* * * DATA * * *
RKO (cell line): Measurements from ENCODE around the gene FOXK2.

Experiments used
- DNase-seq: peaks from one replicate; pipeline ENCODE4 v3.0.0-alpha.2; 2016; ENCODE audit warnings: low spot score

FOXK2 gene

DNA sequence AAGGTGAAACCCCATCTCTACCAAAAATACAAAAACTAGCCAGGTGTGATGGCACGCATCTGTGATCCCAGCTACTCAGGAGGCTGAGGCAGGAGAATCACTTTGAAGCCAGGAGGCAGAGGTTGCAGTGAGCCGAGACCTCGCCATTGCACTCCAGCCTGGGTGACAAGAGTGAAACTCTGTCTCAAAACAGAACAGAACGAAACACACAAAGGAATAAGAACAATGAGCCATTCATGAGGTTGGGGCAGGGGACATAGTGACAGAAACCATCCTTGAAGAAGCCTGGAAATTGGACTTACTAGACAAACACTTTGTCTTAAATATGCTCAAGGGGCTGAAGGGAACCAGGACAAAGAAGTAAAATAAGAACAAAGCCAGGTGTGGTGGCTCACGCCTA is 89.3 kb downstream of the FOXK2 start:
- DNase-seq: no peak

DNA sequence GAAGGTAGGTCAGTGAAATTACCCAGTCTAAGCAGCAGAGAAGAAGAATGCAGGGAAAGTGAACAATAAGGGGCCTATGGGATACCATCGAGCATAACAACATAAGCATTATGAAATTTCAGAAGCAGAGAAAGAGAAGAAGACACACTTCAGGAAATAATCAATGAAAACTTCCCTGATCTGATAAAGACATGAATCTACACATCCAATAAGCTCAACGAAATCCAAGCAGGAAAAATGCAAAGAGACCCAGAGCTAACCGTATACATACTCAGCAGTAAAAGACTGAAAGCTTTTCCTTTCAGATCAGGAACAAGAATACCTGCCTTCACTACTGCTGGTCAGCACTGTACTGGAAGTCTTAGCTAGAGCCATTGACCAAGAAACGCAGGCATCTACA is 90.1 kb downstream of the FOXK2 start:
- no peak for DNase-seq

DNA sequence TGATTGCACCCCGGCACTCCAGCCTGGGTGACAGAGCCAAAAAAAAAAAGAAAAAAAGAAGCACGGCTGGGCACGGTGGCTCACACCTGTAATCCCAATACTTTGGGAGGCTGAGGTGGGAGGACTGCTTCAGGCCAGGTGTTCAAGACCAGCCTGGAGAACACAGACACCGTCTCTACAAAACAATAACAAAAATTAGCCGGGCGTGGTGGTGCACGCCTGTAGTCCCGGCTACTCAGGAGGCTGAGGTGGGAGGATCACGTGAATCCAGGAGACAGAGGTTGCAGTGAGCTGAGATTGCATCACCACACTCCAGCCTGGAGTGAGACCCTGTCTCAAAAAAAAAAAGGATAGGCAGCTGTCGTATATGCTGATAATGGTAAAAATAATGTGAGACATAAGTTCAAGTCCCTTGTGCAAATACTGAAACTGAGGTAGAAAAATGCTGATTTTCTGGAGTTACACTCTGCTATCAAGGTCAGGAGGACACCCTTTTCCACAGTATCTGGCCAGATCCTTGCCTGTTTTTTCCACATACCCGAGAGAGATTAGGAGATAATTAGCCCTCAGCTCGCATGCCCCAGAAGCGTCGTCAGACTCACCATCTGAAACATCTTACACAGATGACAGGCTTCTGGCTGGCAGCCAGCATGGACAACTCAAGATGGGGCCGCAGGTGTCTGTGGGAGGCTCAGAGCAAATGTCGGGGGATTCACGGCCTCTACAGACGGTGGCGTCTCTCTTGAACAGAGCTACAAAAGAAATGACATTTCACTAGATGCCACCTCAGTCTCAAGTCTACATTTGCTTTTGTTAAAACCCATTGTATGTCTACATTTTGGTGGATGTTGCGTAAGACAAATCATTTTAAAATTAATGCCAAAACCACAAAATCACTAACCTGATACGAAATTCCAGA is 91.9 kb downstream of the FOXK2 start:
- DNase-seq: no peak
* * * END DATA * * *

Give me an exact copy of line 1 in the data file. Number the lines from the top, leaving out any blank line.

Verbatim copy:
RKO (cell line): Measurements from ENCODE around the gene FOXK2.